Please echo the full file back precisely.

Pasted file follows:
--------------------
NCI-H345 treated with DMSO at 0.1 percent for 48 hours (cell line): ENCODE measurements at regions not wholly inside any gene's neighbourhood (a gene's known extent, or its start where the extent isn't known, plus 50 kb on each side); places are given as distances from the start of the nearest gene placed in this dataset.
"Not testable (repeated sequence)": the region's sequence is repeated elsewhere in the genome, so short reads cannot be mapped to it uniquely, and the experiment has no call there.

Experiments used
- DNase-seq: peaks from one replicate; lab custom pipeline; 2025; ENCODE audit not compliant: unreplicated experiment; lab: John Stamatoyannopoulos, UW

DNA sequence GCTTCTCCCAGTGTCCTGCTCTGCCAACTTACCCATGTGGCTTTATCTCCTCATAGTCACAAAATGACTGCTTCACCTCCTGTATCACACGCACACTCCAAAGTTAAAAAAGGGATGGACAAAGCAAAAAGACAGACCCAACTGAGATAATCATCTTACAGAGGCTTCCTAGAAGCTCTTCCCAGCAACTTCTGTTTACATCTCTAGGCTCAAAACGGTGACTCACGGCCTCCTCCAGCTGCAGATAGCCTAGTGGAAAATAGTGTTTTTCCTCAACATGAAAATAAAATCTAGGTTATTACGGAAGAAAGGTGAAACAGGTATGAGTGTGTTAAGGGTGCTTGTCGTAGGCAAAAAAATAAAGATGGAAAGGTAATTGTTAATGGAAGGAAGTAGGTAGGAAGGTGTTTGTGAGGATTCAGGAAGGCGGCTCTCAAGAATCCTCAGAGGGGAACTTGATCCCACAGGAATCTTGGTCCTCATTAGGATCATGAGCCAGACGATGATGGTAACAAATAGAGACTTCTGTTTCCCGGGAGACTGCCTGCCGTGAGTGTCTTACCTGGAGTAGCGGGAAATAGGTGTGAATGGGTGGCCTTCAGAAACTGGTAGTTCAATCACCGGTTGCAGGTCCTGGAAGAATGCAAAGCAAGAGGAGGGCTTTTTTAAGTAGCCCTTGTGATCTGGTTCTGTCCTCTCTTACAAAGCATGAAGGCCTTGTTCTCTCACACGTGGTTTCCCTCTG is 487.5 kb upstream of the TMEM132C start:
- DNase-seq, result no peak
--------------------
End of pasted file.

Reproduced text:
NCI-H345 treated with DMSO at 0.1 percent for 48 hours (cell line): ENCODE measurements at regions not wholly inside any gene's neighbourhood (a gene's known extent, or its start where the extent isn't known, plus 50 kb on each side); places are given as distances from the start of the nearest gene placed in this dataset.
"Not testable (repeated sequence)": the region's sequence is repeated elsewhere in the genome, so short reads cannot be mapped to it uniquely, and the experiment has no call there.

Experiments used
- DNase-seq: peaks from one replicate; lab custom pipeline; 2025; ENCODE audit not compliant: unreplicated experiment; lab: John Stamatoyannopoulos, UW

DNA sequence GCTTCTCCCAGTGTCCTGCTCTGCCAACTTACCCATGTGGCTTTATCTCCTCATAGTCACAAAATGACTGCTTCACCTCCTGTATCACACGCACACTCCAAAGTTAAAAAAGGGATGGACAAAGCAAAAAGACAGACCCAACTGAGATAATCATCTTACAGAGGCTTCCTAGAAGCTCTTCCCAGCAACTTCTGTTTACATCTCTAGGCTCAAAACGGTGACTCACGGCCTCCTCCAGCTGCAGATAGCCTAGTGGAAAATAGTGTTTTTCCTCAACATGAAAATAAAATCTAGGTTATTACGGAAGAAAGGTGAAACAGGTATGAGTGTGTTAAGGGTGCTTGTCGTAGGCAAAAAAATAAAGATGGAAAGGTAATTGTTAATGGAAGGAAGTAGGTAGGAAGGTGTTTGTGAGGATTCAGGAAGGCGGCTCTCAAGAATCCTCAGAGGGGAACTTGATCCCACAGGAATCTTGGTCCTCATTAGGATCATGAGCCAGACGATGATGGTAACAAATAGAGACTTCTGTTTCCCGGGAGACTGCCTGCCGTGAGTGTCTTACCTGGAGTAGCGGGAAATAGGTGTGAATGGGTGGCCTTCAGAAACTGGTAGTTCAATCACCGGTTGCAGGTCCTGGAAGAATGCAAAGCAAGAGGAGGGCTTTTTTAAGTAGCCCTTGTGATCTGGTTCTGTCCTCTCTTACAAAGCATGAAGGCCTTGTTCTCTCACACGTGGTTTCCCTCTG is 487.5 kb upstream of the TMEM132C start:
- DNase-seq, result no peak